Burundi once enjoyed a vibrant media scene, with many independent journalists and radio stations operating freely. Yet when President Pierre Nkurunziza announced his bid for a highly contested third term in office in April, it sparked mass protests. Since then, authorities and pro-government bodies have intimidated and arrested journalists. 

The attempted coup d'etat in capital Bujumbura on May 13 was the tipping point for free media in Burundi. The offices of independent radio stations were firebombed for reporting information about the coup and fierce fighting broke out over control of the state media headquarters. Most of the offices remain shuttered to this day, and access to information has been suppressed in the weeks since, as rumors of a civil war run rampant throughout the city.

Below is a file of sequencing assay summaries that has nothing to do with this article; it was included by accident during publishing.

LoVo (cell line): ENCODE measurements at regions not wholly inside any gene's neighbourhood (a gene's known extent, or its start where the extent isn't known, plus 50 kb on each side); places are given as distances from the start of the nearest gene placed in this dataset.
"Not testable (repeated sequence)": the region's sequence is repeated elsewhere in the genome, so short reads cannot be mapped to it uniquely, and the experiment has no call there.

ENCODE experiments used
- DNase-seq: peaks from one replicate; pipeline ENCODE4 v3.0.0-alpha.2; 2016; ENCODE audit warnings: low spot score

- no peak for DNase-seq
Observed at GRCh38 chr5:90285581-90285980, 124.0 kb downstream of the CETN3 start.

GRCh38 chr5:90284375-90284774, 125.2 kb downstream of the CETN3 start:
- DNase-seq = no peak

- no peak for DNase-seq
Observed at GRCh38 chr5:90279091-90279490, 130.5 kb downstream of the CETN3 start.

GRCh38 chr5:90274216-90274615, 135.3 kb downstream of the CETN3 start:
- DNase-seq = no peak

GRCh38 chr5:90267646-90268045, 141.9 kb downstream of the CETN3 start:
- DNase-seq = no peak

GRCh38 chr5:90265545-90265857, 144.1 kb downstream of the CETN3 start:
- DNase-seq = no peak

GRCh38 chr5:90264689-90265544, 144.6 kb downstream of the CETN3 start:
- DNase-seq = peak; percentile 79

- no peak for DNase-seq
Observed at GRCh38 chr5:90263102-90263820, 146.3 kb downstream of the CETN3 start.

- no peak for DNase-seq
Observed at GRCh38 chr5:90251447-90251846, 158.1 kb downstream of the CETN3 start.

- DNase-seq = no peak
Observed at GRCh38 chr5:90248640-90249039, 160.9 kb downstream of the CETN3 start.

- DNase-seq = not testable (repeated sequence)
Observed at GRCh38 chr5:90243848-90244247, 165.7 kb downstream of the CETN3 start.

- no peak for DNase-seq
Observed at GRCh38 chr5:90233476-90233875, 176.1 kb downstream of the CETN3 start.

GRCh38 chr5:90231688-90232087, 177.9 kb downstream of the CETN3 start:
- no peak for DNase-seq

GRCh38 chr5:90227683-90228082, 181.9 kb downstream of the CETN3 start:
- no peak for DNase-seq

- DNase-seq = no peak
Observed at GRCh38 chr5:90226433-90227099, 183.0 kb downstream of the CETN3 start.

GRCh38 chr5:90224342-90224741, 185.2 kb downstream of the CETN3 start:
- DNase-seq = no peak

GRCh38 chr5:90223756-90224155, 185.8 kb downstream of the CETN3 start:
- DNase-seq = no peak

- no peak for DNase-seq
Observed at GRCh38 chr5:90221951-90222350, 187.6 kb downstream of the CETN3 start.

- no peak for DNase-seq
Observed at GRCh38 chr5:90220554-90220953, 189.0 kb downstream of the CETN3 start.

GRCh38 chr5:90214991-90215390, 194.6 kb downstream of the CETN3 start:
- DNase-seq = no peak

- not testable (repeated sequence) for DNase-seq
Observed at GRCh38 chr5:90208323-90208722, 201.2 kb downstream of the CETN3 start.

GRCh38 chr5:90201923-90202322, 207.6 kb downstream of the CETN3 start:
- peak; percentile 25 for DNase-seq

VICE News goes on a tour of media offices that have been firebombed, and visits the last standing independent newspaper in Bujumbura.

Watch "Inside a Bujumbura Opposition Stronghold: Burundi on the Brink (Dispatch 2)" 

Read "'If They See Me Alive, They'll Kill Me': Burundi Refugees Filling Up Camps Across the Border"